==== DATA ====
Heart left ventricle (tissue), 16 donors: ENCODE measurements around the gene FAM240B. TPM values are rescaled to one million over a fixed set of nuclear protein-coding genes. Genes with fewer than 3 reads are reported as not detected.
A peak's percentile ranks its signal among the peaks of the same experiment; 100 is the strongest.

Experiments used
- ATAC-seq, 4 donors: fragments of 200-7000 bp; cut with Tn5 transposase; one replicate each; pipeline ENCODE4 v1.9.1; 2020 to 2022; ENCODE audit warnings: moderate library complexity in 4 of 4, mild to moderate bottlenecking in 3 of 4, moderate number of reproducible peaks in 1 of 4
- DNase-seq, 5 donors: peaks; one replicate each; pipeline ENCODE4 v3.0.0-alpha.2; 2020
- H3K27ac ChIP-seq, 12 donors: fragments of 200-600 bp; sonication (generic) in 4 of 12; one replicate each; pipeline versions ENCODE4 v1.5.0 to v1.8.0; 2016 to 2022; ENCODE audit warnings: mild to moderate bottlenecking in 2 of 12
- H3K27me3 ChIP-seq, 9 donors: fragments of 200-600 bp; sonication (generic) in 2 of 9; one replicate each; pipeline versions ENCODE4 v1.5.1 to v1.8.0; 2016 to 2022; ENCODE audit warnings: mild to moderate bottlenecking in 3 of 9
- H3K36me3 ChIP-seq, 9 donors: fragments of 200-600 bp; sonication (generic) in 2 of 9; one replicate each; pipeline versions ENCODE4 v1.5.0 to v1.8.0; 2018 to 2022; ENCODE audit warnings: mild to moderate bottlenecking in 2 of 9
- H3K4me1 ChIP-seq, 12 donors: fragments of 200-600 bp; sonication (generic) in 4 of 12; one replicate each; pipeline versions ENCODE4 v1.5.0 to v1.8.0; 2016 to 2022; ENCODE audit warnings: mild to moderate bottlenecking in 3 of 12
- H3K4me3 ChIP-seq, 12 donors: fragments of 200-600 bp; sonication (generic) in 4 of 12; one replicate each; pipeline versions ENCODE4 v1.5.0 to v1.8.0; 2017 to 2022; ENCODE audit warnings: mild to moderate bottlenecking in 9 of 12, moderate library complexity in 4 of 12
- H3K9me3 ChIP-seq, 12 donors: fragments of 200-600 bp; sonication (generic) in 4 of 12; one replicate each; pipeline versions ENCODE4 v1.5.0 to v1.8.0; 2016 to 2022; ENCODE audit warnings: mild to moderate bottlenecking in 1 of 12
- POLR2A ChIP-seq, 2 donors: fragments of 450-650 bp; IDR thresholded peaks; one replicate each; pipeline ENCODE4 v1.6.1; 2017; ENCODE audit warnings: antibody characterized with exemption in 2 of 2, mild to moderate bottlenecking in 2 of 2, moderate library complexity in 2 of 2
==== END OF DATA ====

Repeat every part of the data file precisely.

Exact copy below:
Heart left ventricle (tissue), 16 donors: ENCODE measurements around the gene FAM240B. TPM values are rescaled to one million over a fixed set of nuclear protein-coding genes. Genes with fewer than 3 reads are reported as not detected.
A peak's percentile ranks its signal among the peaks of the same experiment; 100 is the strongest.

Experiments used
- ATAC-seq, 4 donors: fragments of 200-7000 bp; cut with Tn5 transposase; one replicate each; pipeline ENCODE4 v1.9.1; 2020 to 2022; ENCODE audit warnings: moderate library complexity in 4 of 4, mild to moderate bottlenecking in 3 of 4, moderate number of reproducible peaks in 1 of 4
- DNase-seq, 5 donors: peaks; one replicate each; pipeline ENCODE4 v3.0.0-alpha.2; 2020
- H3K27ac ChIP-seq, 12 donors: fragments of 200-600 bp; sonication (generic) in 4 of 12; one replicate each; pipeline versions ENCODE4 v1.5.0 to v1.8.0; 2016 to 2022; ENCODE audit warnings: mild to moderate bottlenecking in 2 of 12
- H3K27me3 ChIP-seq, 9 donors: fragments of 200-600 bp; sonication (generic) in 2 of 9; one replicate each; pipeline versions ENCODE4 v1.5.1 to v1.8.0; 2016 to 2022; ENCODE audit warnings: mild to moderate bottlenecking in 3 of 9
- H3K36me3 ChIP-seq, 9 donors: fragments of 200-600 bp; sonication (generic) in 2 of 9; one replicate each; pipeline versions ENCODE4 v1.5.0 to v1.8.0; 2018 to 2022; ENCODE audit warnings: mild to moderate bottlenecking in 2 of 9
- H3K4me1 ChIP-seq, 12 donors: fragments of 200-600 bp; sonication (generic) in 4 of 12; one replicate each; pipeline versions ENCODE4 v1.5.0 to v1.8.0; 2016 to 2022; ENCODE audit warnings: mild to moderate bottlenecking in 3 of 12
- H3K4me3 ChIP-seq, 12 donors: fragments of 200-600 bp; sonication (generic) in 4 of 12; one replicate each; pipeline versions ENCODE4 v1.5.0 to v1.8.0; 2017 to 2022; ENCODE audit warnings: mild to moderate bottlenecking in 9 of 12, moderate library complexity in 4 of 12
- H3K9me3 ChIP-seq, 12 donors: fragments of 200-600 bp; sonication (generic) in 4 of 12; one replicate each; pipeline versions ENCODE4 v1.5.0 to v1.8.0; 2016 to 2022; ENCODE audit warnings: mild to moderate bottlenecking in 1 of 12
- POLR2A ChIP-seq, 2 donors: fragments of 450-650 bp; IDR thresholded peaks; one replicate each; pipeline ENCODE4 v1.6.1; 2017; ENCODE audit warnings: antibody characterized with exemption in 2 of 2, mild to moderate bottlenecking in 2 of 2, moderate library complexity in 2 of 2